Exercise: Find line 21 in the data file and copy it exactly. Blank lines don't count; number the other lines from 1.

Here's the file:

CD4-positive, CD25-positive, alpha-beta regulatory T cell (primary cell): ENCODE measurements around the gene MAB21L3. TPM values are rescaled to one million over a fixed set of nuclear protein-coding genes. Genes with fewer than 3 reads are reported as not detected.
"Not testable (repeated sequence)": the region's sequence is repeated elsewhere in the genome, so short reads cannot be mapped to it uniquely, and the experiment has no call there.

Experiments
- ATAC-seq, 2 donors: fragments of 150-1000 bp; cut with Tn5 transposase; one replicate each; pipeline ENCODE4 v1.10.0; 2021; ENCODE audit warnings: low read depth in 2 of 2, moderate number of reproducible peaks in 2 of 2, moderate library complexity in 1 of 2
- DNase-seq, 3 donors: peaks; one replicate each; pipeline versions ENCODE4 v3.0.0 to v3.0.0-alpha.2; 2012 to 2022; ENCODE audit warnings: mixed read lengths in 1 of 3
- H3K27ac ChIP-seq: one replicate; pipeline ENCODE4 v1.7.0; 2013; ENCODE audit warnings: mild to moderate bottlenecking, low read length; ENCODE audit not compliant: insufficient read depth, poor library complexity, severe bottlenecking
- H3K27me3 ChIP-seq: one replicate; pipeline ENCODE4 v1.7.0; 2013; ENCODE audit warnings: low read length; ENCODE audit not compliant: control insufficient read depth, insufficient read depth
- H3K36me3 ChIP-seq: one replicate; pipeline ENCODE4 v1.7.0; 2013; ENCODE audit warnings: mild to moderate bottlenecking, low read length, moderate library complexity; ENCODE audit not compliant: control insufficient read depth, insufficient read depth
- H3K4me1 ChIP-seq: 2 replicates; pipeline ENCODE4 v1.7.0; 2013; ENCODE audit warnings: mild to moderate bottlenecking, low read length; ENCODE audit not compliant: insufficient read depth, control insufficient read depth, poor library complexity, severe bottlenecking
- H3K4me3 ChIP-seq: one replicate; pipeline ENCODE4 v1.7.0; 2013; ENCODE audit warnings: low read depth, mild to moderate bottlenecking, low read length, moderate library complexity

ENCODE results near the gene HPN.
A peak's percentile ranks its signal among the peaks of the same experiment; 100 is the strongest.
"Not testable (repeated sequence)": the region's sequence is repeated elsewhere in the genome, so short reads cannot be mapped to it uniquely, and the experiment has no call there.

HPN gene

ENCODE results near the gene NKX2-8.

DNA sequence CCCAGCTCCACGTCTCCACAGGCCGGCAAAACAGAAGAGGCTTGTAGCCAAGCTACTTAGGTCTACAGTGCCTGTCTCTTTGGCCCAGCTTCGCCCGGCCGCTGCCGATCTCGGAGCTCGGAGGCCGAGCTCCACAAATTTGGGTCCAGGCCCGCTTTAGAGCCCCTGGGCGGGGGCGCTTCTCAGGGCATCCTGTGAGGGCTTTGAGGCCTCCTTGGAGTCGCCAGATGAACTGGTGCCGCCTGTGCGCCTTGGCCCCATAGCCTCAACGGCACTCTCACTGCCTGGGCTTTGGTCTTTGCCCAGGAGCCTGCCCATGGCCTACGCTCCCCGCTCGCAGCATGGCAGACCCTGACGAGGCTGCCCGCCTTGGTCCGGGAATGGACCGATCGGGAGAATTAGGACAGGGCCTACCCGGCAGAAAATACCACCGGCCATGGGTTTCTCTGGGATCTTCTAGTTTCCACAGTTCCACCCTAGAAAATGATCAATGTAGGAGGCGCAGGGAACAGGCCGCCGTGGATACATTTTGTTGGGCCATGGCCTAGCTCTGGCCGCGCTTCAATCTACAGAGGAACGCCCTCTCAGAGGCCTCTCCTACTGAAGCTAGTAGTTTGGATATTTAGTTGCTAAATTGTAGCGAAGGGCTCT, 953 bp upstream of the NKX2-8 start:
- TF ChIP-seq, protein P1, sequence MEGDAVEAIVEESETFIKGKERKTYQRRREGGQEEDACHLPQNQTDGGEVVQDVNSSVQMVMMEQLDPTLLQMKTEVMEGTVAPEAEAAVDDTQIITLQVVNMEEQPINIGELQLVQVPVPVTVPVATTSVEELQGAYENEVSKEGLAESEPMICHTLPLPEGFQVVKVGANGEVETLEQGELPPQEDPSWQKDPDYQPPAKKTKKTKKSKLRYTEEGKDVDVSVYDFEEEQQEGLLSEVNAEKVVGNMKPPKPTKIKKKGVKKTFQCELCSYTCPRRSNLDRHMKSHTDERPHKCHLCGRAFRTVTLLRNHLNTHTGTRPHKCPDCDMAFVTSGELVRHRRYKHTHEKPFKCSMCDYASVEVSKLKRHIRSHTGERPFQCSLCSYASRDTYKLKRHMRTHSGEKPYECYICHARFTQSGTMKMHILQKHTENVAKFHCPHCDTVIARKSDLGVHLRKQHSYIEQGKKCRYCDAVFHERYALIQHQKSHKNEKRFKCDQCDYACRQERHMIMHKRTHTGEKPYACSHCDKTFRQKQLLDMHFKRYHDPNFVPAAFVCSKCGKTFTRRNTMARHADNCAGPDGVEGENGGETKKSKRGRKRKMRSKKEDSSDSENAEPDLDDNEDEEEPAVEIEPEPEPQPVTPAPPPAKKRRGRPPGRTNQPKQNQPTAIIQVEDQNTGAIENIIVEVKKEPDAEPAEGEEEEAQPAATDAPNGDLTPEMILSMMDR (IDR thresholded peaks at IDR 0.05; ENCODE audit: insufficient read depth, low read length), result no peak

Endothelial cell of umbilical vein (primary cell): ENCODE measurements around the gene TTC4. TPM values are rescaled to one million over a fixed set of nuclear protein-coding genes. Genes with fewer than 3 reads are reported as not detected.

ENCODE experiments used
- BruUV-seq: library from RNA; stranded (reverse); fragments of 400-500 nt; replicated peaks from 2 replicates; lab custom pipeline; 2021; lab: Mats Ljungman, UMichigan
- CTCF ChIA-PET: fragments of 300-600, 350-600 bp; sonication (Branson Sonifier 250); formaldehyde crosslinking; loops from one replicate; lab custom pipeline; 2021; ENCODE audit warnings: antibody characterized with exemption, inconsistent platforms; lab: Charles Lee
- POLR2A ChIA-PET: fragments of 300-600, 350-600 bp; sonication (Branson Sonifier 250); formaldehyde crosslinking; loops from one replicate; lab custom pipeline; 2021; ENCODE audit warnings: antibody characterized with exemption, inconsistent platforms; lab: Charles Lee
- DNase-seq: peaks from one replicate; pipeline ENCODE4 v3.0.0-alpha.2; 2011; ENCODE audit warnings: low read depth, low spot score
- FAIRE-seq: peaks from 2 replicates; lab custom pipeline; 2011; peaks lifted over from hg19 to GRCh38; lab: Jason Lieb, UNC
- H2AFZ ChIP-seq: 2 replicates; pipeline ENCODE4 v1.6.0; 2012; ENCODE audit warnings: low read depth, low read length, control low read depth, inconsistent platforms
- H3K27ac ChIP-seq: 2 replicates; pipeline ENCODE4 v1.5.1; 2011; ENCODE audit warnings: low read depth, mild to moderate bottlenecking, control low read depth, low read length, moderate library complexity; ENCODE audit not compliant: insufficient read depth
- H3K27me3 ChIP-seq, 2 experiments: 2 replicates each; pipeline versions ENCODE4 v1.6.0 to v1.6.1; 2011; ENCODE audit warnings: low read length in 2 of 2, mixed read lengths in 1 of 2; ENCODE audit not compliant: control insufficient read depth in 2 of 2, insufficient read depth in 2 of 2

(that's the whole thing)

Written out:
- CTCF ChIA-PET: fragments of 300-600, 350-600 bp; sonication (Branson Sonifier 250); formaldehyde crosslinking; loops from one replicate; lab custom pipeline; 2021; ENCODE audit warnings: antibody characterized with exemption, inconsistent platforms; lab: Charles Lee